Pyeong Chang Tofu House – Mung Bean Pancakes & Mushroom Tofu Soup
Pyeong Chang Tofu House – Mung Bean Pancakes & Mushroom Tofu Soup
Lick It Up – Breakfast Burrito, Gorditas, and Migas
Project Pollo – Fried Chicken Caesar Wrap
The Corn Dog Guy – Elote Fries and Corn Dogs
Saying goodbye is never easy, even if it’s a temporary parting of ways. Considering how often we practice, you’d think it gets easier, but the grief is still the same.
Today, as the sun sets for the final time in 2021, I’d like to honor the restaurants we’ve lost in Austin, Texas this year, as is annual tradition. It’s been another turbulent 12 months that has tested the will, spirit, and patience of everyone, especially those in the service industry. Those “essential workers” that kept food on our tables sometimes ended up with empty plates themselves. Before we look ahead towards better days, we must look back to honor their memory, and not let their demise befall others still with us, hanging on by a thread.
Barrio Verde did not go gentle into that good night, fighting to overcome the devastating winter storm that ravaged businesses across the state. Surviving without power or water is hard enough as an individual, but for a business with perishable assets in limbo, revenue literally rotted on site. Though out of commission indefinitely, this won’t be their last stand. New ideas are in the works as we speak, so hopefully 2022 will see the return of those marvelous elotes and so much more.
Bruja’s Brew announced a temporarily closure during spring break, but never reopened again. The trailer is gone, but the booch lives on, now pouring at a select few restaurants and bars around town. Word is that it may one day be available in cans, but nothing will compare to the magic of getting an icy glass on a hot day, edible glitter sparkling in the sun.
Lo Pan’s Kitchen made a big splash onto the scene as the only 100% vegan source for Chinese American takeout staples. Sadly, they burned out just as fast. After two moves in just five months, the woks came off the fire for the last time. Rumor has it that the trailer has been repurposed as another Plow Burger outpost up north in Denton, TX. Occasionally, you can still catch a few of these comfort food classics as specials on the Brunch Bird menu, though like the source itself, they’re always gone in a flash.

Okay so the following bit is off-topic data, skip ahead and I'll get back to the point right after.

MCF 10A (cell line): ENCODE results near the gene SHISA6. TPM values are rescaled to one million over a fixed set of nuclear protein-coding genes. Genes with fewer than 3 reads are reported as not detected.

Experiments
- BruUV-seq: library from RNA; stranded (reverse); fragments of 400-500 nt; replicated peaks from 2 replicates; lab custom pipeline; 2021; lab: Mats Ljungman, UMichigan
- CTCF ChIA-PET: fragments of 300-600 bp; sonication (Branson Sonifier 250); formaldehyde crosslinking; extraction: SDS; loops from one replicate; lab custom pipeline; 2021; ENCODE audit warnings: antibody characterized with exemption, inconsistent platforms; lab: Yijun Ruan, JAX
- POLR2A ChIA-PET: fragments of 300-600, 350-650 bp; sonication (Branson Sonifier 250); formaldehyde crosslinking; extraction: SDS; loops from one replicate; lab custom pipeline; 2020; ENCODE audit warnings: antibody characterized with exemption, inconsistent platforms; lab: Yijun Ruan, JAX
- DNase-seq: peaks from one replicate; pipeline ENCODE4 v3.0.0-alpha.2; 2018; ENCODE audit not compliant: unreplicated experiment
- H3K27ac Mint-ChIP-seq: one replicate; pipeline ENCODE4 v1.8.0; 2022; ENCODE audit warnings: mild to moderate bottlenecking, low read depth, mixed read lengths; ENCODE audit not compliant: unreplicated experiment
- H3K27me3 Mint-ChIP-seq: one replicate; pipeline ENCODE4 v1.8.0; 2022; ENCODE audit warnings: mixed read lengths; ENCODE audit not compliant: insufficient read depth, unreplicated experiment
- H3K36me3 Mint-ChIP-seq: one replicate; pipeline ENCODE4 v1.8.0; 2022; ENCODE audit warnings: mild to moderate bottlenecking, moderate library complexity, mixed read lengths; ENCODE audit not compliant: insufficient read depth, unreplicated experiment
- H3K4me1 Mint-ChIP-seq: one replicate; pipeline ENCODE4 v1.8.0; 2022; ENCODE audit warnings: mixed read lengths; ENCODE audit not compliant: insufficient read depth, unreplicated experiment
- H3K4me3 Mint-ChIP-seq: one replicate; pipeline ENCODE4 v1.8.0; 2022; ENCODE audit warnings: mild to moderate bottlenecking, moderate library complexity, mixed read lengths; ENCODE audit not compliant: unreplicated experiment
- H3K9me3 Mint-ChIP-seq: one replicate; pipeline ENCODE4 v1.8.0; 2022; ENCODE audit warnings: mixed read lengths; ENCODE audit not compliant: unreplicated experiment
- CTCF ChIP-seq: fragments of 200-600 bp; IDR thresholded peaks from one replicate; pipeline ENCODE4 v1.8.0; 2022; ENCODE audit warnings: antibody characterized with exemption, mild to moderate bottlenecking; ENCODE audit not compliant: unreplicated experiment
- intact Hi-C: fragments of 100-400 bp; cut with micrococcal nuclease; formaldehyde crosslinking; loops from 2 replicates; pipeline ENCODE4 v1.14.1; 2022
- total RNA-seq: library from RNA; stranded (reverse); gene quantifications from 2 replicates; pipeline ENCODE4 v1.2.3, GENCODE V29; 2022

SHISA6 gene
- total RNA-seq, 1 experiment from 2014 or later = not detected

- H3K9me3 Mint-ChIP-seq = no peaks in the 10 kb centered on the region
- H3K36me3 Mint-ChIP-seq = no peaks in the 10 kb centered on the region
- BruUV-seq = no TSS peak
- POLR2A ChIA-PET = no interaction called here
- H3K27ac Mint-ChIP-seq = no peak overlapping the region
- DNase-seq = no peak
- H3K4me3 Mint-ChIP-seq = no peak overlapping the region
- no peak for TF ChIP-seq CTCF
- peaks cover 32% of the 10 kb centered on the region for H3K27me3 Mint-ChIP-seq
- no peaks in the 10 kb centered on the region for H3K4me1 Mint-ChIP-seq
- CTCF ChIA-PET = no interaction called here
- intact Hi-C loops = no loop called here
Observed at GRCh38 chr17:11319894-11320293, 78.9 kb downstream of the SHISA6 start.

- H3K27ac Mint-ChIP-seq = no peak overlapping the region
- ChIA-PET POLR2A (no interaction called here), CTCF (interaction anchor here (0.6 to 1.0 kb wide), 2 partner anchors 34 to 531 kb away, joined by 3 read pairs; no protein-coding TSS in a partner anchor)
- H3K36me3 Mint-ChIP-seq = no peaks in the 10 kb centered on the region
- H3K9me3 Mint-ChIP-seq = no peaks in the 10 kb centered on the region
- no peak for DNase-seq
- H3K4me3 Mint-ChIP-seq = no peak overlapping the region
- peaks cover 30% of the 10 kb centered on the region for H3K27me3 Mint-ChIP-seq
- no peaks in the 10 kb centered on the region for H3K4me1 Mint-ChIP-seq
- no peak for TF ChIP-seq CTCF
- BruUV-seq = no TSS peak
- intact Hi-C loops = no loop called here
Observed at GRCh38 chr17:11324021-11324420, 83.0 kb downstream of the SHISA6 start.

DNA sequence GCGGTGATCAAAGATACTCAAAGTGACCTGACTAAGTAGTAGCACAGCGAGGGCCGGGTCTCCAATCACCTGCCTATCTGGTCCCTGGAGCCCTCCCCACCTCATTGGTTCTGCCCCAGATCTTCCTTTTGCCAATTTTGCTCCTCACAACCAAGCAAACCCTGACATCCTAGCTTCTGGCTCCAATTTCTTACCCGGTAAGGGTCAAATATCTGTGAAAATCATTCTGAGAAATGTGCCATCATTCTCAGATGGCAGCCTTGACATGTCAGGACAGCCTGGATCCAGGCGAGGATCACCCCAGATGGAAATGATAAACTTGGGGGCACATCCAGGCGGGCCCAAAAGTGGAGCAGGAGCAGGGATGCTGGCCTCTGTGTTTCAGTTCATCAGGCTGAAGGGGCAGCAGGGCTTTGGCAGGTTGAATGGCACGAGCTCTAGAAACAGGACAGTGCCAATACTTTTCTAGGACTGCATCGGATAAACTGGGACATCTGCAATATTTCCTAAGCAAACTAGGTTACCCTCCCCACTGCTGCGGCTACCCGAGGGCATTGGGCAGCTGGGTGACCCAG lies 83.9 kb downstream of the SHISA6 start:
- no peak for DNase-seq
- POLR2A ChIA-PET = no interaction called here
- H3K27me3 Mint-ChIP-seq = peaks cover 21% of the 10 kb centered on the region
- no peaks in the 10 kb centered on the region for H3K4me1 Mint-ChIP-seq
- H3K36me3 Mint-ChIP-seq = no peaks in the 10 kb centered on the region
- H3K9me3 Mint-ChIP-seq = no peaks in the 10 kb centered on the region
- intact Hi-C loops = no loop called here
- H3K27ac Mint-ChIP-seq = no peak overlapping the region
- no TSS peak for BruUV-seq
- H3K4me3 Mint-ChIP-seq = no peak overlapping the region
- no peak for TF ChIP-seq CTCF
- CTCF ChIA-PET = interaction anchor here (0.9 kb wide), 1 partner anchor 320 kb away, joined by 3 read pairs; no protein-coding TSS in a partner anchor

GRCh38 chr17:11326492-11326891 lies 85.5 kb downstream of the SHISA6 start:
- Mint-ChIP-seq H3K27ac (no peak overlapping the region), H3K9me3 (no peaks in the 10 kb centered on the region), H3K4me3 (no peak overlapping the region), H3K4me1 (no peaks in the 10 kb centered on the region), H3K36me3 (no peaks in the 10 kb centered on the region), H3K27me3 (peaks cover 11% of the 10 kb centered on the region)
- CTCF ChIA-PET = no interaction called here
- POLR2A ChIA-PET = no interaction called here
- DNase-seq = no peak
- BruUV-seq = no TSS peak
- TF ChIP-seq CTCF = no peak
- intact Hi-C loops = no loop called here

Mission Street Burrito stepped up to the plate in a town known for tacos, delivering tortilla torpedoes as big as your head and nacho boxes that seemed to be bottomless. No one else could wrap up a mega meal like this, loaded with all the plant-based meats and cheeses you could crave. Disappearing in mid-June, social media accounts claim that the trailer is hibernating, but at this point, there are no signs the beast will ever awaken.
The Abundant Vegan was with us so briefly that it seemed almost like a waking dream. They weren’t even established long enough to set up an official website of their own. Serving traditional Mexican plates on East Caesar Chavez for less than a month, all that’s left now is a vacant trailer and a litany of unanswered questions.
Bone-a-fide Vegan isn’t totally gone, per say, but pivoted in September to become Theano Vegan, switching from southern BBQ to Greek delicacies. As a radical departure from their original menu, their soulful smoky pulled jackfruit and plant-based brisket will surely be missed.
Even though these poor souls have turned out the lights and locked up for the last time, tomorrow is a new day. New, brave chefs are stepping up to the plate, even in the midst of such uncertainty and unrest. An incredible number of fresh faces have clocked in already, launching new eateries all throughout the pandemic, despite the odds. To a brighter, better, and more delicious future, cheers to you. Let’s make the new year a time for all of us to thrive, together.
WHYLD’s Vegan Kitchen – Cold Asian Noodles
The Vegan Yacht – Frito Pie
The Corn Dog Guy – Jalapeno Cheese Dog
Sunny’s Backyard – Bulgogi Tacos
Greenleaf Chopshop – Charred Buffalo Cauliflower
Bone-a-fide Vegan – BBQ Jackfruit Plate
Happy Chicks – Vegan Fried Chicken Sandwich, Wrap, and Tenders
Sassy’s Vegetarian Soul Food – Jerk Fried Chicon
The Beer Plant – Hill Country Chicken & Gravy
Vegan Avenue – Chick’n Tenders
Heraclitus once said, “the only constant in life is change,” but when it comes to the cost of living, that change is always going up. This is especially true of big cities like Austin, Texas, where newcomers including myself have been flocking in droves. Natives tell tales of $600 rent for a one bedroom apartment downtown, which is utterly unthinkable, if not downright laughable, in the midst of the current housing boom.
Despite these rapidly rising expenses, there’s still a wealth of wildly flavorful, incredibly affordable gems to be found within the burgeoning plant-based restaurant scene. For $5 or less, you can find a veritable vegan feast.